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GSDCA Temperament Test




I had the honor to be invited up to Wellington, Colorado to learn from French Pastoralist, Benoit Voisin, an SCC judge, who was teaching at Terra Del Norte's weeklong herding symposium. When I arrived they were finishing up a French Style herding weekend with the German Shepherd Temperament Test and The German Shepherd Herding Aptitude Test.


Any dog can participate in the GSDCA temperament test, but for German Shepherds it is test that helps certify the genetics of breeding dogs.The goal is to show that a dog can handle novel or startling experiences and recover from them, that the dog has some understanding of friendly stranger vs dangerous stranger, and that the dog is willing to walk over novel textures.


The test consisted to greeting a neutral and friendly stranger, facing novel sounds (a penny can and a 'gunshot'), and walking over novel surfaces. The last element was an encounter with a sketchy stranger that elevated to full on aggression, wielding a stick and yelling at the handler. Each section is carefully controlled, with distances and rules spelled out.


The dogs at the trial were largely the tending breeds (German Shepherds, Belgian Malinois, Belgian Shepherd, and tervern, and Beauceron). The tested dogs I saw were all beauceron and German Shepherds.


I watched for several hours as dog after dog saw or heard (or felt on their feet) unexpected stimuli, started (especially when the umbrella was snapped open) and recovered, and the judge urged handler after handler to invite their dog to overcome their concern and approach the novel object, or noise.


When I arrived home, intrigued by the test, I discovered that the German Shepherd club says they largely copied their test off of the Doberman Pinscher club, and the American Temperament Test Society largely mimics both tests.


I looked into the AKC test and found, that sadly, like most things the AKC does, it was done poorly. The AKC test allows for more variation in the test items, but allows three items per challenge type, and in the video demonstration they come far too quickly for the dog to process and could easily overwhelm a dog, leading to trigger-stacking. There are also no rules for distances from the dog when things occur.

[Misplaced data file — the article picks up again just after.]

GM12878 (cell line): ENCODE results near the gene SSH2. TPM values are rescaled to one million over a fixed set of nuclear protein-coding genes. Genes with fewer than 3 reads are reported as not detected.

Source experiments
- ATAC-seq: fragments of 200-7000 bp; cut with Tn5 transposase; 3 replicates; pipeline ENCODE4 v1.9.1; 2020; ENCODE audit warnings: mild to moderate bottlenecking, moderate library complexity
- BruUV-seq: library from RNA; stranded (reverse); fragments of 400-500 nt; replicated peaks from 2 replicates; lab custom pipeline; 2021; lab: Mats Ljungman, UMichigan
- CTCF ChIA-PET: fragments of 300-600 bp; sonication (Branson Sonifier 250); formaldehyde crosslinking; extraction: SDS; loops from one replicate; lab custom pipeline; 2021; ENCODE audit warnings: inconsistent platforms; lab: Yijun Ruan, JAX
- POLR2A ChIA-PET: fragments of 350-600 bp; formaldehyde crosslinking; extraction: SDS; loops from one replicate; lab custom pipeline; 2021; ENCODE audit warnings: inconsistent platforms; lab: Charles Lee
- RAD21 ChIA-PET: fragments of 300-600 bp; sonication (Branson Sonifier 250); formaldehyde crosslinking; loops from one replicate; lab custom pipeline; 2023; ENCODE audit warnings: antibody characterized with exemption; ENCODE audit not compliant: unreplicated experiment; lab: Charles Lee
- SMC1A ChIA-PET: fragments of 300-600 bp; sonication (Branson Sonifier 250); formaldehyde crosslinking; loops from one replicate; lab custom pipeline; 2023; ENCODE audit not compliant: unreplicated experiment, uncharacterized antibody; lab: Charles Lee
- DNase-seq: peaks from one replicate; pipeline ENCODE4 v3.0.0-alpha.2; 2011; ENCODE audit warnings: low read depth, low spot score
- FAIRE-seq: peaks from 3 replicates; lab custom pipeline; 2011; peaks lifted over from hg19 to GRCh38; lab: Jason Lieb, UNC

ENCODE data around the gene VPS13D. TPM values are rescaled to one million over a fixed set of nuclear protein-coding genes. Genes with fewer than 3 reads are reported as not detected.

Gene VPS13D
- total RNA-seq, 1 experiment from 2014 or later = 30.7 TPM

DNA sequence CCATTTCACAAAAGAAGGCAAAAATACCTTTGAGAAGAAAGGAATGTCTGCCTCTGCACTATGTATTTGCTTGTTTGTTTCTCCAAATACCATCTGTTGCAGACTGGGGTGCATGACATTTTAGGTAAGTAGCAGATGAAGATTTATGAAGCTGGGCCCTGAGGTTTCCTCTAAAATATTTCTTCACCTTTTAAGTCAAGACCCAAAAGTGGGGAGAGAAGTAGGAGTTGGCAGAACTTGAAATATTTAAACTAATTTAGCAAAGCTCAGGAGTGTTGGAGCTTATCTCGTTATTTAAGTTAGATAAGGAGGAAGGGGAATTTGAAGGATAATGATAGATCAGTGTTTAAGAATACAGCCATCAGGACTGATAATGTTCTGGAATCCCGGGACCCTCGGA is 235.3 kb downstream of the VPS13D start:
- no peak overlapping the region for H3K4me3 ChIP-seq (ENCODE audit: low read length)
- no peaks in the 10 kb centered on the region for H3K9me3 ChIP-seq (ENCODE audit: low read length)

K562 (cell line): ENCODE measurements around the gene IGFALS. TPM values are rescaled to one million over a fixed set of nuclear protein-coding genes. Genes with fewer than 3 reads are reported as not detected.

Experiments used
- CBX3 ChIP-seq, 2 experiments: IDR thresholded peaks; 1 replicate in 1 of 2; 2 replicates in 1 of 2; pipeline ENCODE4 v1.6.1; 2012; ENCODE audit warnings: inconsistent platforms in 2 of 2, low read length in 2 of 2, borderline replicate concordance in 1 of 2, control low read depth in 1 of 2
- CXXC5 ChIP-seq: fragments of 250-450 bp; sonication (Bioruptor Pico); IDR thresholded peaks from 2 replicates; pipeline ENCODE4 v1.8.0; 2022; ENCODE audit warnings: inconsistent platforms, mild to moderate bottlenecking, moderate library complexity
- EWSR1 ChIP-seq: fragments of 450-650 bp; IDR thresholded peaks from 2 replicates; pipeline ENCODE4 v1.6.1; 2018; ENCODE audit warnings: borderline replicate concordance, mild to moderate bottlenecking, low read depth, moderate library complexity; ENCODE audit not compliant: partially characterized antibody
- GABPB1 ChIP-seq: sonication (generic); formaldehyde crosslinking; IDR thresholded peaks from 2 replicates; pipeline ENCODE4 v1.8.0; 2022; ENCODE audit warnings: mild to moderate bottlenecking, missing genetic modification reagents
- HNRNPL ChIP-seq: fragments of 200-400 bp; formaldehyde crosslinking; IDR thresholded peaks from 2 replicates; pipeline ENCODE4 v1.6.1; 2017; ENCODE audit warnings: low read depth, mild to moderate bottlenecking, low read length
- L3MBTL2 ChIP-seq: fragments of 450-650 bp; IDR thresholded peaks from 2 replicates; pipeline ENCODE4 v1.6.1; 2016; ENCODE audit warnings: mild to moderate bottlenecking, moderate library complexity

What I liked about the test done by the German Shepherd Dog Club was the time between elements, as well as the insistence that dogs be on loose leash, and other than urging the dog to explore each element, there are to be no cues. This permits the dog to feel free to choose behavior, and allows ample recovery time between experiences.


The GSDCA also performed a herding aptitude test, issued by Benoit, who is an incredible handler. Most dogs did well at both aspects of the tests.


So, what would passing a test such as this tell you about a dog, knowing that we can train dogs to accept novel experiences? It says that the breeder cared enough to put in the work, and the money to trial the dog. It shows that the dog is strong enough, even with training, to handle novel experiences in a new location, and it shows you that the dog is aloof or friendly to friendly strangers. These, of course are all powerfully important to pet and working dogs (as the annual panic over 4th of July fireworks can attest!)


Going forward, I will urge all of my students to ask about such testing for dogs they purchase, as well as look into similar testing for their own dogs.






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